A new book captures the 400-year-old art of the Kaavad, a portable shrine with hidden, painted panels, taken around by Rajasthani storytellers who sing praises of mythology and the patrons’ geneology. Kareena Gianani opens the box and is fascinated
It isn’t often that a patron does not fly into a rage when he is shown his caricature on a scooter, upturned comically, with a face of a donkey. Or when he is told that his ancestors have been caricatured similarly.
Author Nina Sabnani
But then, anything is possible in the land of the Kaavad. A virtual pilgrimage Kaavad is a wooded box, and at first glance looks like a highly symmetrical object with multiple panels opening this way and that, painted with Hindu deities. Some panels, curiously, have figures travelling in cars, jeeps and planes. But in reality, a Kaavad is a portable pilgrimage.
Kaavadiya Bhat Narsinh with patrons his in Balao, Rajasthan
Since 400 years, Kaavadiya Bhats (storytellers) from the Marwar district in Rajasthan carry the Kaavad to their patrons’ homes to recite stories from mythology and those of their ancestors. Thus, Kaavad allows patrons to undertake a ‘virtual pilgimage’. Patrons who would like to be painted alongside gods (in a vehicle of their choice) can commission the job to the storyteller for a fee. As for the upturned patron images with donkeys for faces — they illustrate those who fail to pay the promised fee to the storyteller!
A Kaavad is made of sheesham wood and at first glance looks like a highly symmetrical object with multiple panel openings
It took filmmaker and animator Nina Sabnani, who teaches animation at IIT Bombay, five years before she could understand Kaavad’s many secrets. Her narratives of the storytellers, Kaavad suthars and patrons now come to life in the book, Kaavad Tradition of Rajasthan: A Portable Pilgrimage, published by Niyogi Books, which will be released on September 10.
Secrets of the Kaavad
The book is an engaging read and tells the layperson all about a charming art of oral storytelling — the Kaavad’s origins, the history of the Kaavadiya Bhats, the anatomy of the shrine, its patrons and the Kaavad’s repertoire. Sabnani says that she wrote the book because there was no literature on the tradition. “It is anthropological, but very accessible. I did my PhD on the same subject, but as we all know, theses are passed on from scholar to scholar, never leaving academia.”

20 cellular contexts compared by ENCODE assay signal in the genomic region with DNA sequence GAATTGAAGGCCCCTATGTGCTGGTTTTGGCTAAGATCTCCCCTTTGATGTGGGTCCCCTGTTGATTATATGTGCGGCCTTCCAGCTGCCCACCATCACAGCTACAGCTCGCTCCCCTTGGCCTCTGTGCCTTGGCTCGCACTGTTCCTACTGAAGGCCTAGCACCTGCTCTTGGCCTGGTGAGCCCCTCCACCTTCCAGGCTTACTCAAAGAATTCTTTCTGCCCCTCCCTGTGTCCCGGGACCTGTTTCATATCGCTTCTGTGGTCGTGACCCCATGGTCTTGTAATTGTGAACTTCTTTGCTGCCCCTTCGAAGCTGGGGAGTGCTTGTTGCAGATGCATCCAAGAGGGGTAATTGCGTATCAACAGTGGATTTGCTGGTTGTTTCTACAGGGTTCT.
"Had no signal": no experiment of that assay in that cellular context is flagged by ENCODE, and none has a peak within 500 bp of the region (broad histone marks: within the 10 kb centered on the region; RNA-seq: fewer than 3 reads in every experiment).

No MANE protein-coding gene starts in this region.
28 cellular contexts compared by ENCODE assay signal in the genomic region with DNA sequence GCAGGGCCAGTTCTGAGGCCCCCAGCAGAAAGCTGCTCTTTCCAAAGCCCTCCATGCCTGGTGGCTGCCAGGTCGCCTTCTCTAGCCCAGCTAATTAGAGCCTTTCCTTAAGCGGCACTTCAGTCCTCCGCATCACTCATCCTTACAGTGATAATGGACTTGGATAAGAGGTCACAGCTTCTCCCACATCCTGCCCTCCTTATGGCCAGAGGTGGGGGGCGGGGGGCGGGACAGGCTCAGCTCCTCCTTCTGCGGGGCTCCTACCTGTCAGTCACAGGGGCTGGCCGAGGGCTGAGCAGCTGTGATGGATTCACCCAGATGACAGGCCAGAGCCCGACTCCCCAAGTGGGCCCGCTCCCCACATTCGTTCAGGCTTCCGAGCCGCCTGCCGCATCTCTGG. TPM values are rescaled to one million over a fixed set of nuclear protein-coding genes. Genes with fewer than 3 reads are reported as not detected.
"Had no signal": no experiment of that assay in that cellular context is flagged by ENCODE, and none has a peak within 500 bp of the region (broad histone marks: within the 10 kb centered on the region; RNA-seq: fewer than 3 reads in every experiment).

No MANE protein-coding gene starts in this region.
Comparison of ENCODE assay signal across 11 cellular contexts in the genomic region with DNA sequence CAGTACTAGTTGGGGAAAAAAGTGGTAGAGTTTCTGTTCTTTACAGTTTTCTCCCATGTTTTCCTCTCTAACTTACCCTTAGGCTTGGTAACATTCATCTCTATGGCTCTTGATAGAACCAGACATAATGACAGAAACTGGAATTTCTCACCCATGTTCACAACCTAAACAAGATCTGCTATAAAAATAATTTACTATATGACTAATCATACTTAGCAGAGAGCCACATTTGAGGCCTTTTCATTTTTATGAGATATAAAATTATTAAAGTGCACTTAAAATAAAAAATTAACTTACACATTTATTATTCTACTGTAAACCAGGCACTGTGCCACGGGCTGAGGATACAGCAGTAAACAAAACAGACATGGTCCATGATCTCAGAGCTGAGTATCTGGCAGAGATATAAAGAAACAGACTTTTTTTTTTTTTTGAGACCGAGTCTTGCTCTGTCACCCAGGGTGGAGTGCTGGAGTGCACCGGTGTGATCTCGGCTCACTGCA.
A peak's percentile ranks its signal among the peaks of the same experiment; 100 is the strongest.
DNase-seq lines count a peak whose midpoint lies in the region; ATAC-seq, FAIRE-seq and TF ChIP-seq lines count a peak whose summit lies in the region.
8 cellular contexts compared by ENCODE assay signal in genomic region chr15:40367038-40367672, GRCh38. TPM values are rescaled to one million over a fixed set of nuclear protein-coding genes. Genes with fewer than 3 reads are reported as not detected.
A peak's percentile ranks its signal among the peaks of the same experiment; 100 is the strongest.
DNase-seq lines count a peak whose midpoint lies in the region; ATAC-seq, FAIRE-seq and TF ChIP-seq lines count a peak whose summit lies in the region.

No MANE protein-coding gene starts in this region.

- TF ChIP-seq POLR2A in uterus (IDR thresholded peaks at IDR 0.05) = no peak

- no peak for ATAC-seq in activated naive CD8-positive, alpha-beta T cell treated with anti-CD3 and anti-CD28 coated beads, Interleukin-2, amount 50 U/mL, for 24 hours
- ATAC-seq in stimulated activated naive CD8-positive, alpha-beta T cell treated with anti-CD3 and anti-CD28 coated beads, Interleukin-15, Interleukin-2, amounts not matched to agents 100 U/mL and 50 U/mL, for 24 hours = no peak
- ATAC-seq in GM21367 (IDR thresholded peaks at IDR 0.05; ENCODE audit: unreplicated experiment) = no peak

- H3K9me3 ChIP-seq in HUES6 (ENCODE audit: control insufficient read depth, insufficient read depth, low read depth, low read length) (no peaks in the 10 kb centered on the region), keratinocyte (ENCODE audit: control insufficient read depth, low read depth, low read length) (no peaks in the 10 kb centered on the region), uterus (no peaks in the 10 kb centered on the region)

What makes the book sure to be an enduring account of this rich folk tradition is Sabnani’s effort to reveal the finer details of the tradition. For instance, she explains how the Kaavad reveals much about Rajasthan’s social orders and community bonding. The Kaavad, the book explains, came into existence because it was difficult to build temples in Rajasthan’s hilly terrain. More so, it was a way to include communities excluded by strong hierarchical and feudal systems of the time. No wonder the Kaavad’s patrons, even today, commission images of themselves — it is their way of entering spaces they were hitherto denied access.
Each storyteller has 100-300 patrons whom he visits once in two-three years. “The most enduring message of the Kaavad is that the story is eternal, only the way you tell it changes with time. For instance, when I heard Khojaram, an older Kaavadiya Bhat, reciting stories, I thought his storytelling was evocative and more nuanced. However, a younger storyteller, who has travelled across cities and has seen the current telecasts of the epics on TV, had a more affected style,” says Sabnani.
The Kaavad tradition lives on because the Kaavadiya Bhats are very adaptable to changes in society and their patrons. They remember their patrons’ genealogies up to eight generations, so it takes them little effort to improvise on the spot.
“When a Kaavadiya Bhat was performing in the city, I noticed he would say things such as, “… phir unhonhe bhagwan ko jaldi se mobile lagaya…” which isn’t something he does in the villages. These days, recitations are shorter and they focus on genealogies,” she says.
Kaavadiya Bhats have alternate sources of income through farming and as labourers. So, the next time you pass by a Rajasthani labourer toiling away at a construction site, you have passed a storyteller by.
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